All the news having a fit in print.
This is the front page of today’s WWD. Just kidding. It kicks off a four-page (yes!) story on the anodyne reality of today’s fashion advertising, which has eschewed the controversial imagery it was once known for—think Benneton, things getting between Brooke and her Calvins, and Tom Ford—in favor of bland messaging and an emphasis on digital strategy for brand awareness.
Those interviewed point to the growing (if not singular) importance of digital media—it’s hard to be provocative when everything’s already been done, people are too afraid to be controversial, etc. But it’s more than that. Digital strategy is now the required way of communicating with your audience, and so difficult to get right. And most notably, it is about exerting control over your story. If someone says something negative about your brand on Twitter, it’s time to bring in the crisis management team, not celebrate the fact that you’re owning the news cycle. Consider Kenneth Cole, whose (seemingly?) misguided tweets that improbably attempt to tie international crises into his products. He’s always met with groans that he should get off Twitter, though he admitted to Details in 2013 that it’s all on purpose.
Nonetheless, his messages are always met with groans to get off Twitter. It’s still seen bad social media. For a brand, it seems, enthusiasm now means a round-up of links with commentary amounting to “Loved this.” (WWD)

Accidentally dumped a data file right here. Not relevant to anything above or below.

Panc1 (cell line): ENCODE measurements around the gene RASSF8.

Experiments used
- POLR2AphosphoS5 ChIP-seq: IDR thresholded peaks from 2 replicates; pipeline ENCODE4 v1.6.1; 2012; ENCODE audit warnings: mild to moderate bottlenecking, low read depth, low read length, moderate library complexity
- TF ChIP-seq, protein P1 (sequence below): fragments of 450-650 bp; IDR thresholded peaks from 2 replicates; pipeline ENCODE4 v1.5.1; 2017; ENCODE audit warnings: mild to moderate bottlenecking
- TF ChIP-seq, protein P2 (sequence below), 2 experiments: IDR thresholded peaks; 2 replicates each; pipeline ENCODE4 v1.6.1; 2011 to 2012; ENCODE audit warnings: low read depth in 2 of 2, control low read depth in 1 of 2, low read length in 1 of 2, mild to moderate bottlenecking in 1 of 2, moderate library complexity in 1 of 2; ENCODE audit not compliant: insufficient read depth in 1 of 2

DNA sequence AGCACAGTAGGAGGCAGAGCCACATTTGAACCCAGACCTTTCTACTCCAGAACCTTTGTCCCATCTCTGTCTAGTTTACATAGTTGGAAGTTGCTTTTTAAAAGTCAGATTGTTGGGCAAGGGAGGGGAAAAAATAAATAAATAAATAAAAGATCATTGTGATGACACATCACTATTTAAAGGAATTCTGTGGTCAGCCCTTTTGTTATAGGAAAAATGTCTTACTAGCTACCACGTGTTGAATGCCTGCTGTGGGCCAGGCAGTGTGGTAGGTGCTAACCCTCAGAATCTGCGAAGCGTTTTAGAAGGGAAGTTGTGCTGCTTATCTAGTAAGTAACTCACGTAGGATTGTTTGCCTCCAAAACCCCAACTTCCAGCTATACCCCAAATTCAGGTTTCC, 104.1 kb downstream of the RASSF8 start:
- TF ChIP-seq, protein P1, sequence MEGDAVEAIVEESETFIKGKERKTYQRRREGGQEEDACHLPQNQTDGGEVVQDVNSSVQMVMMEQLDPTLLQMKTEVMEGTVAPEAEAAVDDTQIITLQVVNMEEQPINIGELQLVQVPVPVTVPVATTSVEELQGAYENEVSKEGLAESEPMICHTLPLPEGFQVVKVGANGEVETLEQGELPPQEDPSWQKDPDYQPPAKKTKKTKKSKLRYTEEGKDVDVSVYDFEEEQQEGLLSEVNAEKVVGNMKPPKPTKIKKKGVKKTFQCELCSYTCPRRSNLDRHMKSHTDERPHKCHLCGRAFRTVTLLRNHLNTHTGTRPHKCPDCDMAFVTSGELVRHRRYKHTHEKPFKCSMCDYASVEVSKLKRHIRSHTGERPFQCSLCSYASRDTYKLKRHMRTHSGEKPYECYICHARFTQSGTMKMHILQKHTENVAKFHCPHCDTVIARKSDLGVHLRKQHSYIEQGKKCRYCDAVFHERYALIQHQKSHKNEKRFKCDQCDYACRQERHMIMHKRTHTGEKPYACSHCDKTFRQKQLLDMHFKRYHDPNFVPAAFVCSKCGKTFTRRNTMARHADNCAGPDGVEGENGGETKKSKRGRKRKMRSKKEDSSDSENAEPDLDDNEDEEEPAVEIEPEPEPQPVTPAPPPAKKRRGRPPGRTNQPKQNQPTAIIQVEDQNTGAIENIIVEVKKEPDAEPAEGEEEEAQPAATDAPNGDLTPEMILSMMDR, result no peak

- Harrods to open 42,000 sq.-ft. nail polish department. I mean shoe department. That’s smaller than Saks, which has its own zip code, 10022-SHOE. (WWD)
Dior Couture sales are slightly down. No wait, they’re way up. A “miscalculation” (FASHION MATH!) means the print edition of WWD reported a 1.5% dip in sales for Dior Couture, when in fact they’re up 13.4%: “Due to a miscalculation by WWD, the percentage changes are incorrect in the print edition of the paper dated July 28.” I am pretty bad at math. But that is quite the, ah, disparity. (WWD)
- Move over, Supreme. There’s a new…Supreme Leader. (BoF)
All the news that’s in the news!
“White Birkenstocks are Taking Over.” Walk outside your apartment: lurking to your left, behind a building, you see the massive, looming shadow of a menacingly stark white comfort shoe. To your right, a 50-foot-tall white Birkenstock crushes a crowd of Ohio tourists on the TMZ Bus Tour, who scream but cannot be saved from the sole of this decidedly ungentle giant. White Birkenstocks are Taking Over. (Fashionista)